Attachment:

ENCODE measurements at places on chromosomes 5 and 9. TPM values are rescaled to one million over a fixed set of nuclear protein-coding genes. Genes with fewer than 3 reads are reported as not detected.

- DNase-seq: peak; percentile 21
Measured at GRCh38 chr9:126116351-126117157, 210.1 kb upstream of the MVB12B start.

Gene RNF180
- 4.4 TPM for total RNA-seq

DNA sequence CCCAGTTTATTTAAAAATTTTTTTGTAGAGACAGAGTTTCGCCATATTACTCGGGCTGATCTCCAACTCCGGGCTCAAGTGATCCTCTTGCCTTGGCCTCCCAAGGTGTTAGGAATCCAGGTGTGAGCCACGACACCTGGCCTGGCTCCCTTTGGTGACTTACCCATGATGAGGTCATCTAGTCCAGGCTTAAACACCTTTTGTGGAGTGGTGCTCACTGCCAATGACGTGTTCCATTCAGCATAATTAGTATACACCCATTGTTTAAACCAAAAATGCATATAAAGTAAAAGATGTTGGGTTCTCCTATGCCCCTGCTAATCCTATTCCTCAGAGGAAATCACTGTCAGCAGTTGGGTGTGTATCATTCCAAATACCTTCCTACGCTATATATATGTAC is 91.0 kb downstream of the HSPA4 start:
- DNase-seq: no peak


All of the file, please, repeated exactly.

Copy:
ENCODE measurements at places on chromosomes 5 and 9. TPM values are rescaled to one million over a fixed set of nuclear protein-coding genes. Genes with fewer than 3 reads are reported as not detected.

- DNase-seq: peak; percentile 21
Measured at GRCh38 chr9:126116351-126117157, 210.1 kb upstream of the MVB12B start.

Gene RNF180
- 4.4 TPM for total RNA-seq

DNA sequence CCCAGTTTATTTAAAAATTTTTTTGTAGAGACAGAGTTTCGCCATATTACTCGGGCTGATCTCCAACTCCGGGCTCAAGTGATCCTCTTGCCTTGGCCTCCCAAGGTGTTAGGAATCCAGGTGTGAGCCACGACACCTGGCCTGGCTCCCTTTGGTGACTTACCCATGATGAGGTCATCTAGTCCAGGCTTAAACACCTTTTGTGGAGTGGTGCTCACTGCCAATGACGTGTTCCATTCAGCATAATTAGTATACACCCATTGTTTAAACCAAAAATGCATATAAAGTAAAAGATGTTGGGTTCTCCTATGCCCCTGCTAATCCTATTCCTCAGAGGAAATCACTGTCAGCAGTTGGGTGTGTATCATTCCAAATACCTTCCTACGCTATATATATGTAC is 91.0 kb downstream of the HSPA4 start:
- DNase-seq: no peak